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TEA WITH MUSSOLINI

TEA WITH MUSSOLINI (A-2, PG): This autobiographical memoir, about an Italian boy befriended and tutored by grandmotherly English ladies in Fascist Italy just before World War II, is far off the usual 1999 movie menu. It mixes visual beauty, social nostalgia and satire, genteel femininity, and ironic period intrigues and heroics.

The boy (as well as the writer-director) is Franco Zeffirelli (now 77), who has become one of the century’s notable directors of opera and Shakespeare on both stage and screen, and especially of Catholic films. His Brother Sun, Sister Moon is an enduringly gorgeous tribute to the young St. Francis. And his Jesus of Nazareth TV miniseries has been the standard among Jesus movies for two decades. (It’s also widely accepted as closest to the Gospels.)

Zeffirelli uses Tea to explain himself and his artistic roots. His character, the boy Luca (played as a youth by Baird Wallace), is an illegitimate child neglected by his father and informally raised by a colorful coterie of women in the then-thriving British colony in Florence.

The women include his father’s kind secretary, Mary (Joan Plowright), who teaches him about theater and Shakespeare; the somewhat nutty Arabella (Judi Dench), passionate about both her dog and classical art; Lady Hester (Maggie Smith), a haughty ambassador’s widow who admires the vibrant Mussolini; the eccentric Jewish-American singer, Elsa (Cher), who collects modern paintings and wealthy husbands; and Georgie (Lily Tomlin), an American archaeologist.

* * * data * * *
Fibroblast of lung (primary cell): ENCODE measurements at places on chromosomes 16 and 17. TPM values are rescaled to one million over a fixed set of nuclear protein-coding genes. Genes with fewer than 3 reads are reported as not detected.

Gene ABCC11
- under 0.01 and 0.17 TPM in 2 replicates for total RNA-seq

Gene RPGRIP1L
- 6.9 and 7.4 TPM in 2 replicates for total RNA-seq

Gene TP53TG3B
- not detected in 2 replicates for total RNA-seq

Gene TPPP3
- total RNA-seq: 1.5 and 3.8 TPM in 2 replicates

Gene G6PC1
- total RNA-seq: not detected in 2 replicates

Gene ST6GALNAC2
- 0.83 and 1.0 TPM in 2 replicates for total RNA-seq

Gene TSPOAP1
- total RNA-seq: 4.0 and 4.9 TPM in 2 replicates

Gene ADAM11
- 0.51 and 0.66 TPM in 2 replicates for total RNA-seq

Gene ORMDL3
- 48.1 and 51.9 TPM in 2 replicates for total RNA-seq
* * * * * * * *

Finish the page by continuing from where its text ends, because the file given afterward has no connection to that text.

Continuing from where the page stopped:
The movie is an affectionate tribute to them, their kindnesses and peculiarities. It shows how they cope with their declining status from privilege to primitive treatment as wartime internees in the picturesque medieval town of San Gimignano.

Smith has the highlight scene in which she fawns over Mussolini in his over-the-top Roman palace. She provides abrasiveness, then repentance, in a reprise of her roles as a stuffy idealist brought to earth. She’s a natural foil for the much looser yet self-sacrificing Elsa. Beautifully acted and shot; recommended for mature viewers.

NOTTING HILL

NOTTING HILL (A-3, PG-13): Big shot and little shot meet and fall in love in this big-budget fantasy. But at least they do it with above-average charm, invention and detail.

While in the past it’s usually been royal meets commoner or rich meets poor, the century-end equivalent is famous meets anonymous. That would be movie megastar Anna Scott (Julia Roberts) and London bookshopkeeper Bill Thacker (Hugh Grant).

The gender dynamics are a bit different: the American Anna is aggressive, the British Bill is shy. But most of the humor comes when each invades the other’s turf. Anna goes as a date to a family-and-friends party where the guests are comically awed. (A guy asks her how much money she makes and she responds, “Oh, $7-15 million a year.”)

Bill visits her at the Ritz, where he’s mistaken for a room-service guy by her obnoxious movie-star friend (Alec Baldwin).

The Richard Curtis script, while not It Happened One Night, is also not Four Weddings and a Funeral, his sexually careless 1994 hit that turned most of the values of Western civilization upside down. The Brit characters are likable. There’s a modest effort to confront the difficulties as well as the joys of both fame and true love. The conversations actually have words in them, and the raunchiness factor barely registers. Romance-lite in pretty locations; satisfactory for mature viewers.